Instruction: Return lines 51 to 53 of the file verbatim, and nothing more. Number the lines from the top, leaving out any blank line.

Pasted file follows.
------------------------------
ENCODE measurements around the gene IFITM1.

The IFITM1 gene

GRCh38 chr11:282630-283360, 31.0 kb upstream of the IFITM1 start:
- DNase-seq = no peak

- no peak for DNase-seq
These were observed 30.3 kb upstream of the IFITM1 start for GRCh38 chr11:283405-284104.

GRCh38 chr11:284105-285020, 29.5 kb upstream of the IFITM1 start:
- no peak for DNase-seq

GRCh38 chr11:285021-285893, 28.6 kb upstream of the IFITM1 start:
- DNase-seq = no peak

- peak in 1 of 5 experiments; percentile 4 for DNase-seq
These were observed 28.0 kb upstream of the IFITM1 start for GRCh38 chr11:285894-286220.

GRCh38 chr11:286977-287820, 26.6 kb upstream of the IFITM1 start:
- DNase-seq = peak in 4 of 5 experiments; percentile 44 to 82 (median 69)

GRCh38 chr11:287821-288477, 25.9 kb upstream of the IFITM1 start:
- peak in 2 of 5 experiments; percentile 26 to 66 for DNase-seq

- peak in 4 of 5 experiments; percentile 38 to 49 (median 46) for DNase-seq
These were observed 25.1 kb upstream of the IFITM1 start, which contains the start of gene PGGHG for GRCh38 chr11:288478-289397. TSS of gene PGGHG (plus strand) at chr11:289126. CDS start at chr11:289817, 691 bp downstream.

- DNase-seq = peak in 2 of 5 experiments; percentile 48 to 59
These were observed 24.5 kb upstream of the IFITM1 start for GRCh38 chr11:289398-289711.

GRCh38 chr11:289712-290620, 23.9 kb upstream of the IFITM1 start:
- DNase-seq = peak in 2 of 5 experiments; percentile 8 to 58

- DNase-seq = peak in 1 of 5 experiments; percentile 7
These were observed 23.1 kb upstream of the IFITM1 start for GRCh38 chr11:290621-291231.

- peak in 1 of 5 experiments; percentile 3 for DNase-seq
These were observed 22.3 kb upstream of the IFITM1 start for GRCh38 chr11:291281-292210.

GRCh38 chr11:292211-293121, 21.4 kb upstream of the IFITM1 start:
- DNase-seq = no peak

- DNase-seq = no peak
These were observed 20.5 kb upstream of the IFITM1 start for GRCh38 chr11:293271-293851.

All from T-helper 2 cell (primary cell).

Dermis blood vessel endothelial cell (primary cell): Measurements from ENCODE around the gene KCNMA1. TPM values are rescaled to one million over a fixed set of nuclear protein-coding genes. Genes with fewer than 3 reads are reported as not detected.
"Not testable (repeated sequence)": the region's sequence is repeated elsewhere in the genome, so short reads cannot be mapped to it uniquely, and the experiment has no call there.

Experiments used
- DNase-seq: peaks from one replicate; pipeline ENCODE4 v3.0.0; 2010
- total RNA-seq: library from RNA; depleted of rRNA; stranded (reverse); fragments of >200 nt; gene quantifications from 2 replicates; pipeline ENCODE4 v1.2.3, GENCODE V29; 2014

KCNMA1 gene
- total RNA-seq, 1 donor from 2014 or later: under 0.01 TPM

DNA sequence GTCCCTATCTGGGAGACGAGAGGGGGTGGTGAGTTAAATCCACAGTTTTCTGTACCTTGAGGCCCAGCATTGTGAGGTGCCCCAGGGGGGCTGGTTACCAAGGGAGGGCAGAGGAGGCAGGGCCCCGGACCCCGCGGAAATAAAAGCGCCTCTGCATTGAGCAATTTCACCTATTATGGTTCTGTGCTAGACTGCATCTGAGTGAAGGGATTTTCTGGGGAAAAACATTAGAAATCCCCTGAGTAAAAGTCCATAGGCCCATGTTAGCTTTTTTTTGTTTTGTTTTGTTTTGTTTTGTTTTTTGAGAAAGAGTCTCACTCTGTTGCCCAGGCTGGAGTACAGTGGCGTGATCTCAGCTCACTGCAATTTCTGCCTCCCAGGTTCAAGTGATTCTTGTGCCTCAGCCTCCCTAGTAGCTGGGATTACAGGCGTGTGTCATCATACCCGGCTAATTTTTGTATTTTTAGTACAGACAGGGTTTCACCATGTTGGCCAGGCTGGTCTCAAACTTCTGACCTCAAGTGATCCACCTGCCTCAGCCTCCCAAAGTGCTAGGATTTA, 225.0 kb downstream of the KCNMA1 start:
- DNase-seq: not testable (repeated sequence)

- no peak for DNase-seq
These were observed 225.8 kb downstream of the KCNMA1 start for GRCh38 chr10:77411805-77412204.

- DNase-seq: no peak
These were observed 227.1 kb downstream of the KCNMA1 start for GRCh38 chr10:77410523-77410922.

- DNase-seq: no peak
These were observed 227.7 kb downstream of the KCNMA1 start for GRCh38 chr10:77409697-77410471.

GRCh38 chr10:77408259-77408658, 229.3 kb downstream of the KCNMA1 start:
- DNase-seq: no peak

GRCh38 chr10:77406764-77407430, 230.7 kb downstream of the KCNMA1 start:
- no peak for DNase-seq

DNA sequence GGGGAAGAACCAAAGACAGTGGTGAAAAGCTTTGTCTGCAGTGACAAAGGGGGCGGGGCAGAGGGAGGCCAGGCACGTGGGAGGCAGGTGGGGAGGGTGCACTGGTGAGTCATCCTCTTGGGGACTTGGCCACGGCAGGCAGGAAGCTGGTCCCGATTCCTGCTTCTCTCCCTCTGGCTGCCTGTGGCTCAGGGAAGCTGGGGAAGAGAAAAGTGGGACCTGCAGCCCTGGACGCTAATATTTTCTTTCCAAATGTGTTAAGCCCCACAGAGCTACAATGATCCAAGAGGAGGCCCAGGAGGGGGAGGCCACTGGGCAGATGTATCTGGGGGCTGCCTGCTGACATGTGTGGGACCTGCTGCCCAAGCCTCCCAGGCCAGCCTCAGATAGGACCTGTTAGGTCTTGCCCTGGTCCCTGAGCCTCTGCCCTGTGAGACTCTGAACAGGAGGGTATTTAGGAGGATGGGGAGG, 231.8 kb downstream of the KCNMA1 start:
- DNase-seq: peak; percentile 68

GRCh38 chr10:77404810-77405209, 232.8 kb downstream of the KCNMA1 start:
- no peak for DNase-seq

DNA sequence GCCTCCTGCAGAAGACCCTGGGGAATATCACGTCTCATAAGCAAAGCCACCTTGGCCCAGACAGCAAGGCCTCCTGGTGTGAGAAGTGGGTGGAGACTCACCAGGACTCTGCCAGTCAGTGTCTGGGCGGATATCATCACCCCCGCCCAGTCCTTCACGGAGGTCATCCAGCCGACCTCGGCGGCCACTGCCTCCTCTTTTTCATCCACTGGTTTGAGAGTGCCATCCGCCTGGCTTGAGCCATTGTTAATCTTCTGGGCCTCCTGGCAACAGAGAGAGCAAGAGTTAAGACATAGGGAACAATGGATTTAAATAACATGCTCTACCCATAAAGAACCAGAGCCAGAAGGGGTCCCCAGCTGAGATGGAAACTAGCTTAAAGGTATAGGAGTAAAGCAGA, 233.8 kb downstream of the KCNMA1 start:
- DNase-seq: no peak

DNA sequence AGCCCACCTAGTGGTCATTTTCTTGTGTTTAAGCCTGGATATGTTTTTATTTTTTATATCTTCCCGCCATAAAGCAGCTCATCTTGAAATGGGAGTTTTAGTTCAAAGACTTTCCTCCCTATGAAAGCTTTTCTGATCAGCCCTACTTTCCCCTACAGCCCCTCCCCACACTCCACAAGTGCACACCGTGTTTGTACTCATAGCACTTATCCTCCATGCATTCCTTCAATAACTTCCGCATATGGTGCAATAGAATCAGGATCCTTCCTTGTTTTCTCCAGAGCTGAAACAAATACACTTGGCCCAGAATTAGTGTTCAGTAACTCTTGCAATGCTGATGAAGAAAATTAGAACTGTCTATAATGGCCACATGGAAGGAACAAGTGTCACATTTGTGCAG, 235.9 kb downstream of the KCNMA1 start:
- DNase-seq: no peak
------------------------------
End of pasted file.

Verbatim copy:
DNA sequence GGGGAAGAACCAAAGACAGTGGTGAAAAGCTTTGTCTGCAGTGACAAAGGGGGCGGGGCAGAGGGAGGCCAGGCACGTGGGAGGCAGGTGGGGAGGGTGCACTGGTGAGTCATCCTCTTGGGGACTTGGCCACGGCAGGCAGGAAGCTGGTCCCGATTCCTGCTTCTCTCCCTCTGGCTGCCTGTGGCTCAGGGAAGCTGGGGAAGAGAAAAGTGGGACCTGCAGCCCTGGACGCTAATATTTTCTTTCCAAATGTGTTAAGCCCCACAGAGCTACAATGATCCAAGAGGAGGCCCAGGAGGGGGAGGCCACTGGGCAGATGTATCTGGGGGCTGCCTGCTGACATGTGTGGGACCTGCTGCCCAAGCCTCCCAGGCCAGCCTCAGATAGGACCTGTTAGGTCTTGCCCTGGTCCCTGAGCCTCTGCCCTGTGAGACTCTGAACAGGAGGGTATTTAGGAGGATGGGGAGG, 231.8 kb downstream of the KCNMA1 start:
- DNase-seq: peak; percentile 68

GRCh38 chr10:77404810-77405209, 232.8 kb downstream of the KCNMA1 start: